It is obvious that significant improvements have been made in the way that the criminal justice system deals with Blacks during the history of the United States. Blacks have not always been afforded a right to trial, not to mention a fair one. Additionally, for years, Blacks were unable to serve on juries, clearly affecting the way both Blacks and whites were tried. Much of this improvement has been achieved through various court decisions, and other improvements have been made through federal and state legislatures. Despite these facts, the development of the legal system with regard to race seems to have become stagnant.
Few in this country would argue with the fact that the United States criminal justice system possesses discrepancies which adversely affect Blacks in this country. Numerous studies and articles have been composed on the many facets in which discrimination, or at least disparity, is obvious. Even whites are forced to admit that statistics indicate that the Black community is disproportionately affected by the American legal system. Controversy arises when the issue of possible causes of, and also solutions to, these variations are discussed.
Although numerous articles and books have been published devising means by which to reduce variance within the system, the most recent, and probably most contentious, is that of Paul Butler, Associate Professor of Law, George Washington University Law School, and former Special Assistant United States Attorney in the District of Columbia. Butler's thesis, published in an article in the Yale Law Journal, is that "for pragmatic and political reasons, the black community is better off when some nonviolent lawbreakers remain in the community rather than go to prison. The decision as to what kind of conduct by African-Americans ought to be punished is better made by African-Americans themselves."1 The means by which Butler proposes for Blacks to implement these decisions is termed jury nullification. By placing the race of the defendant above the facts of the case, and thus producing either an acquittal or a hung jury, Butler hopes that Blacks will be able to keep a large portion of Black males out of prison.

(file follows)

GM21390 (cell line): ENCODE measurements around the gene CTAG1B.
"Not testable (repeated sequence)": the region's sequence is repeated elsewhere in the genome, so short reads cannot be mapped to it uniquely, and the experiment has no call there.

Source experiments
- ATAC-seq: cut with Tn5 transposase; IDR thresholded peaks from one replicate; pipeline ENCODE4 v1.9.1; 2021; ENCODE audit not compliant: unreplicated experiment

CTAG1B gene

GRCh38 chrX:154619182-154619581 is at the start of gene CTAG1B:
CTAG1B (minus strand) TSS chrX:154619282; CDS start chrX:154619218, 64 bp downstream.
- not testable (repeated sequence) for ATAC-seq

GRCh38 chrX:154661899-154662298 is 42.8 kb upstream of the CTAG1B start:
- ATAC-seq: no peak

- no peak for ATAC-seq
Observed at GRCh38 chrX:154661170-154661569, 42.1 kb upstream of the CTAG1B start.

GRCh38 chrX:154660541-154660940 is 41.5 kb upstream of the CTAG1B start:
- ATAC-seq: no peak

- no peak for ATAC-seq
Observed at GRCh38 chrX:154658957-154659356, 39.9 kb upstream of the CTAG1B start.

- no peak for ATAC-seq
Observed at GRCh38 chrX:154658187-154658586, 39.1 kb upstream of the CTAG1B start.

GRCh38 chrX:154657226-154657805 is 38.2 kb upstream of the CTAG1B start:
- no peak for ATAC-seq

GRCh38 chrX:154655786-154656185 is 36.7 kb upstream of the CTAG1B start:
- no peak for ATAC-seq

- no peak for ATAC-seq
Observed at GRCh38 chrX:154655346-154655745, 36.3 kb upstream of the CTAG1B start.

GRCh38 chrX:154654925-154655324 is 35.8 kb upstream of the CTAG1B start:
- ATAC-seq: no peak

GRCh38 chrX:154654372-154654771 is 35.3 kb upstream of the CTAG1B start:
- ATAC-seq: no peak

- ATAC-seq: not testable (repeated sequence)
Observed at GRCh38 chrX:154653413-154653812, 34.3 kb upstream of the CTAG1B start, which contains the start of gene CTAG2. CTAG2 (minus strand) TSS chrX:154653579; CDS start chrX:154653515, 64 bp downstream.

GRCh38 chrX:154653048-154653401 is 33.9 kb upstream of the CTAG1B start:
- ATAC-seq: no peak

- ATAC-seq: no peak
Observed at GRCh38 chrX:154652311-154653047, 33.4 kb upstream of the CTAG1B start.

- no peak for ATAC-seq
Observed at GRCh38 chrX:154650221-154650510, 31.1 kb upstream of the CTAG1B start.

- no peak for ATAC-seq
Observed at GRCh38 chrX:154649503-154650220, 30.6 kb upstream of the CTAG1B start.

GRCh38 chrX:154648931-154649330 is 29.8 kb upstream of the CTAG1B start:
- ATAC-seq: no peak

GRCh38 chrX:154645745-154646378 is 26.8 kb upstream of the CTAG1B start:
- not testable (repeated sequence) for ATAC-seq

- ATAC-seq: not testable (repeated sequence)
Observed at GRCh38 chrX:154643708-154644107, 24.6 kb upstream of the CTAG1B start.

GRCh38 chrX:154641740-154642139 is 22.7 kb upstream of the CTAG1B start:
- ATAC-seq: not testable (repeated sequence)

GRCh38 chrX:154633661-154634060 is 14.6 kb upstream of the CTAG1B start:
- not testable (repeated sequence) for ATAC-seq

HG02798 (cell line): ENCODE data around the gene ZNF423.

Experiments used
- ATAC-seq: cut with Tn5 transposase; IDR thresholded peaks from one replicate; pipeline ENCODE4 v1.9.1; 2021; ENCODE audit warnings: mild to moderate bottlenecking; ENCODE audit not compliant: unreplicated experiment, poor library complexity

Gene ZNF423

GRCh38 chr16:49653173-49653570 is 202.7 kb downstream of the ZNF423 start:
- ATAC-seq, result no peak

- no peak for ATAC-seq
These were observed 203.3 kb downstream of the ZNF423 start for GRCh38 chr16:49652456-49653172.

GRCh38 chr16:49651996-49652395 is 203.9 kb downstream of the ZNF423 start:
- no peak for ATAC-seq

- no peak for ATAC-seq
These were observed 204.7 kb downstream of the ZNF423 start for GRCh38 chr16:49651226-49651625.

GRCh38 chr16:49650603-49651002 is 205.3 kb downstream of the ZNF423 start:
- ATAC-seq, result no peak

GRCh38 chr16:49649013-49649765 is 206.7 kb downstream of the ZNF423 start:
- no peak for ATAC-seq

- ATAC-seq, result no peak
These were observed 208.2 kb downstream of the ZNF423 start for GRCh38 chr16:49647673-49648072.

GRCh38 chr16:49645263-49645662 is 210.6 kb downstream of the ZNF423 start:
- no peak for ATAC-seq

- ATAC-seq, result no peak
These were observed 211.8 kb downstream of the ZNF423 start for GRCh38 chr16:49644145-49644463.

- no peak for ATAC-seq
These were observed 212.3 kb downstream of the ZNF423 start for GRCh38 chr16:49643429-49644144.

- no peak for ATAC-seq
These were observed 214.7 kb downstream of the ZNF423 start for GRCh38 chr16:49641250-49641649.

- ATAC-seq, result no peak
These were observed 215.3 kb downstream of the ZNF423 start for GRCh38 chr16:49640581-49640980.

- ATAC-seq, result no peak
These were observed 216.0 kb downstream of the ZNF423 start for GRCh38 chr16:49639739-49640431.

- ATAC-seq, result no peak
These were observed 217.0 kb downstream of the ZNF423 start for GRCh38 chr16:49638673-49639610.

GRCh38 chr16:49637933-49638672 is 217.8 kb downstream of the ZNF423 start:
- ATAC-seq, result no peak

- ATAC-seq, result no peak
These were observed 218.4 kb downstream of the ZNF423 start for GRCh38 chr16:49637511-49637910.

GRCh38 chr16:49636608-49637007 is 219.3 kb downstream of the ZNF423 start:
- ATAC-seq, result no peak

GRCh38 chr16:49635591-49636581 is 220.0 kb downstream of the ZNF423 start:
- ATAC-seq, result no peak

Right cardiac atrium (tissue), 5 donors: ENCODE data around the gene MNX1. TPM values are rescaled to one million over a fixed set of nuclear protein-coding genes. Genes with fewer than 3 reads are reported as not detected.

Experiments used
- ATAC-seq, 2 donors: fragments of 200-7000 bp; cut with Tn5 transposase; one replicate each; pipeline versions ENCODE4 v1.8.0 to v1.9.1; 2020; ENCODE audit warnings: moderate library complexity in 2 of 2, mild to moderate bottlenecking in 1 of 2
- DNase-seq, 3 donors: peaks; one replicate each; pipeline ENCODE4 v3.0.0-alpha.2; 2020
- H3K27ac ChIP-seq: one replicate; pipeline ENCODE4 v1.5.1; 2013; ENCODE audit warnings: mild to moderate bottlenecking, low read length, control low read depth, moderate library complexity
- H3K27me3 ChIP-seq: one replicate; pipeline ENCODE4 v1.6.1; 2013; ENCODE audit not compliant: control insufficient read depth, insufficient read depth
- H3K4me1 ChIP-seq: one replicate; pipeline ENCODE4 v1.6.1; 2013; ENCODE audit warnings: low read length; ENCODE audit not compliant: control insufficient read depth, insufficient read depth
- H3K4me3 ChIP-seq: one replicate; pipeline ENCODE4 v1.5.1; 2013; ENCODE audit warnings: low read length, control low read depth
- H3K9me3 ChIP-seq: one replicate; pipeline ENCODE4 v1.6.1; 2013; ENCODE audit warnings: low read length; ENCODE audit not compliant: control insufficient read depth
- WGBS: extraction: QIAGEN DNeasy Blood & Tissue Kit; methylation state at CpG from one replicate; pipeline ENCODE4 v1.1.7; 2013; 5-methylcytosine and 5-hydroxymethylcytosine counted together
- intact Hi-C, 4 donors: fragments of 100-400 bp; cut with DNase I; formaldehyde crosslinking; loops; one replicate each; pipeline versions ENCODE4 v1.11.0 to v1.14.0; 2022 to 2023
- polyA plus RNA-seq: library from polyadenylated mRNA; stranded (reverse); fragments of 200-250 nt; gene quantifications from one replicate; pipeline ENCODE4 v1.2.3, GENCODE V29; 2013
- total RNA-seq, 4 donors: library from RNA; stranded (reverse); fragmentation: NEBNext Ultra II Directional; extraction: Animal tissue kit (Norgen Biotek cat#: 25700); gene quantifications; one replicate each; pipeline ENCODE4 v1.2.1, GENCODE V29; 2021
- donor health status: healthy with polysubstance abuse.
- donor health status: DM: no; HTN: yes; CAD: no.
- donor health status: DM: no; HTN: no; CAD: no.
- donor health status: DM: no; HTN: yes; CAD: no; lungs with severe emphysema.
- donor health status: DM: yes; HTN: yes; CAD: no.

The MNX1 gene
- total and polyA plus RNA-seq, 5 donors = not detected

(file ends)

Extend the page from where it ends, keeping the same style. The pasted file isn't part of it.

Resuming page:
Although several commentators have voiced criticisms with the ideas of Professor Butler, most of these criticisms focus on what is best for the American legal system, what legal precedents dictate, or as is most often the case, on what is "right." It is, however, negligent to simply focus on these issues when examining the proposal of Professor Butler. Instead criticism and analysis must be based upon what is best for the Black community in this country. From this perspective it becomes clear that although race-based jury nullification has many attractive features, it must be modified to be truly beneficial.
The first step in analyzing Butler's conception of jury nullification is to examine problems which Butler claims cause a need for a solution. These problems are flaws in the criminal justice system, intrinsic or otherwise, which present themselves as disparities in treatment of whites and Blacks. In any policy discussion, formulation of a plausible and effective solution clearly must be based upon the nature of the problem. Butler lists many examples of racism in the criminal justice system, but many are simply specific cases meant to illustrate his point. Although these cases are important, they are nearly impossible to discuss in a general examination of discrimination in the justice system because specific cases do not necessarily entail widespread discrimination. However, Butler does cite past and contemporary administration of the death penalty, disparities between punishments for white-collar crimes and punishments for other crimes, more severe penalties for crack cocaine users than for powder cocaine users, and the high rate of incarceration of African-American men.2 All arguments regarding Butler's thesis must be framed within the context of these problems, if not directly addressing them.
Although Butler lists it last, he does note that the problem of high incarceration rates among Black males is the one noted most frequently. This problem is one which is essential to the discussion of jury nullification, and should be explored specifically for a number of reasons. First, whatever the reason, the number of Black men in prison is frighteningly high. One out of every twelve black males in their 20s is in prison or jail. Additionally, there are seven Black males in